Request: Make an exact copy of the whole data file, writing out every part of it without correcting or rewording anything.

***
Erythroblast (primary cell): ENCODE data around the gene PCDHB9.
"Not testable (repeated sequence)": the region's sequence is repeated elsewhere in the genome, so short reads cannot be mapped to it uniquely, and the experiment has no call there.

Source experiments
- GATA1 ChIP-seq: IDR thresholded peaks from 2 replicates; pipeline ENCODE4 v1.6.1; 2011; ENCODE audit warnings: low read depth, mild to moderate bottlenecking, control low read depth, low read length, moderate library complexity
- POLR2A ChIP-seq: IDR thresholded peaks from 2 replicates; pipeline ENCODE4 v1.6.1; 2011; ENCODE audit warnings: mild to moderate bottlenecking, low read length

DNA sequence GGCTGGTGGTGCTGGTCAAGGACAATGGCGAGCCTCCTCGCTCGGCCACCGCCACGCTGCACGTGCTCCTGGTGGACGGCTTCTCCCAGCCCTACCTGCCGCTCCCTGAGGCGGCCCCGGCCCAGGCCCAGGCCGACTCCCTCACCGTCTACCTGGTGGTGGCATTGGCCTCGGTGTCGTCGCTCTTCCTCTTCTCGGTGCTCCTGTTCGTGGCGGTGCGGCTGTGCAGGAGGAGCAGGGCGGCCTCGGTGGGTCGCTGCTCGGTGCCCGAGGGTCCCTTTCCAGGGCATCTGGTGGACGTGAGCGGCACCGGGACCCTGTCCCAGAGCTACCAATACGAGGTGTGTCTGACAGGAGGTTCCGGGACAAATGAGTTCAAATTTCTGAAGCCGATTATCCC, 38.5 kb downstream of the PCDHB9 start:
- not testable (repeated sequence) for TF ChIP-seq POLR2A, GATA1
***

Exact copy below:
Erythroblast (primary cell): ENCODE data around the gene PCDHB9.
"Not testable (repeated sequence)": the region's sequence is repeated elsewhere in the genome, so short reads cannot be mapped to it uniquely, and the experiment has no call there.

Source experiments
- GATA1 ChIP-seq: IDR thresholded peaks from 2 replicates; pipeline ENCODE4 v1.6.1; 2011; ENCODE audit warnings: low read depth, mild to moderate bottlenecking, control low read depth, low read length, moderate library complexity
- POLR2A ChIP-seq: IDR thresholded peaks from 2 replicates; pipeline ENCODE4 v1.6.1; 2011; ENCODE audit warnings: mild to moderate bottlenecking, low read length

DNA sequence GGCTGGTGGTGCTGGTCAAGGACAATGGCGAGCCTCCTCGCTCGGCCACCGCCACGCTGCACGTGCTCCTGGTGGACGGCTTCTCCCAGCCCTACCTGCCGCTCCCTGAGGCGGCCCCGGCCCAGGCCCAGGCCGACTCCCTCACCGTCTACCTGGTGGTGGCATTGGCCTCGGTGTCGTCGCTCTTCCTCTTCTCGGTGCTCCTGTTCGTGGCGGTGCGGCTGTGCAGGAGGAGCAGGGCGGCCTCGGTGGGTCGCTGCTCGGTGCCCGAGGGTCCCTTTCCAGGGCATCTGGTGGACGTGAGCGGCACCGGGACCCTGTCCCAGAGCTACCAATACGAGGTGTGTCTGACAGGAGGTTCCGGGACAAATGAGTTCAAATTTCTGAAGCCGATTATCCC, 38.5 kb downstream of the PCDHB9 start:
- not testable (repeated sequence) for TF ChIP-seq POLR2A, GATA1